Our time is marked not just by advancements in technology but also by societal expectations in the way we show respect, acceptance and dignity to others. It’s now so important that we display the highest level of ethics, especially when it comes to mentoring relationships.
Mentoring is a vital part of development. That’s because it allows participants to apply their learning into the workplace, change their behaviours and have a sounding board for organisational changes. In fact, this is why IML ANZ includes mentoring as a core element in leadership programs.
To aid the trustworthiness of any mentoring program, leaders and organisations must ensure that reliable structures are in place. This includes the following three components:
Robust screening process
Do your program participants undergo an application and screening process before they are matched with a mentor or mentee?
It’s also important to screen for the motivators of both parties. Are they genuinely seeking professional development? Of course, if the mentoring program is kept restricted to members of a professional body, such as IML ANZ’s program, it reduces the risk that ill-motivated people will join.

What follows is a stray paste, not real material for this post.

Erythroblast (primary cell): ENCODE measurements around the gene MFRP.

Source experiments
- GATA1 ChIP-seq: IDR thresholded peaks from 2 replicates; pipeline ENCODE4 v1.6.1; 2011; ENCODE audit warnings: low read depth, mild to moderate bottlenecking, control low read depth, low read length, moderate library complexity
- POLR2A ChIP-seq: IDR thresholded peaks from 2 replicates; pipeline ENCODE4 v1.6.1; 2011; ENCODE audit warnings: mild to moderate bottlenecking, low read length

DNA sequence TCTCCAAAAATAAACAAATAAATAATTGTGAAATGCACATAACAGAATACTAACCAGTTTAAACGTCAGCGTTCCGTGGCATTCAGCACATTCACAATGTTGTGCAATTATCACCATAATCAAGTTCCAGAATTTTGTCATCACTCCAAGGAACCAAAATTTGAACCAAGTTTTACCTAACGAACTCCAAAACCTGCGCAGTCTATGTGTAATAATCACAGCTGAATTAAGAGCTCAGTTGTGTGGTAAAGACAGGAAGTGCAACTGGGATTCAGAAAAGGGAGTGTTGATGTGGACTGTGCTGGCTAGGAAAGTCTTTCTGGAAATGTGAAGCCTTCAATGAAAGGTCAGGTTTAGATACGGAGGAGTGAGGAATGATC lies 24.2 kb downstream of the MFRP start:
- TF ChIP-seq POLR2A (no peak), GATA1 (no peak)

Clear parameters and expectations
Do you provide guidance around acceptable subject matters and realistic timeframes for the formal mentoring relationship? A well-structured program leaves little room for discussing inappropriate topics or showing disrespect for each participant’s time and resources.
Again, all of this has to come from a genuine desire to benefit both in the mentoring relationship
Third-party available for feedback or complaints
While no one wishes to hear of any incidents where inappropriate or unethical behaviour is displayed, it’s important to be ready to respond should it arise. An impartial party should be available to receive feedback and complaints. It’s never good if any participant feels they are helpless or won’t be heard if they complain.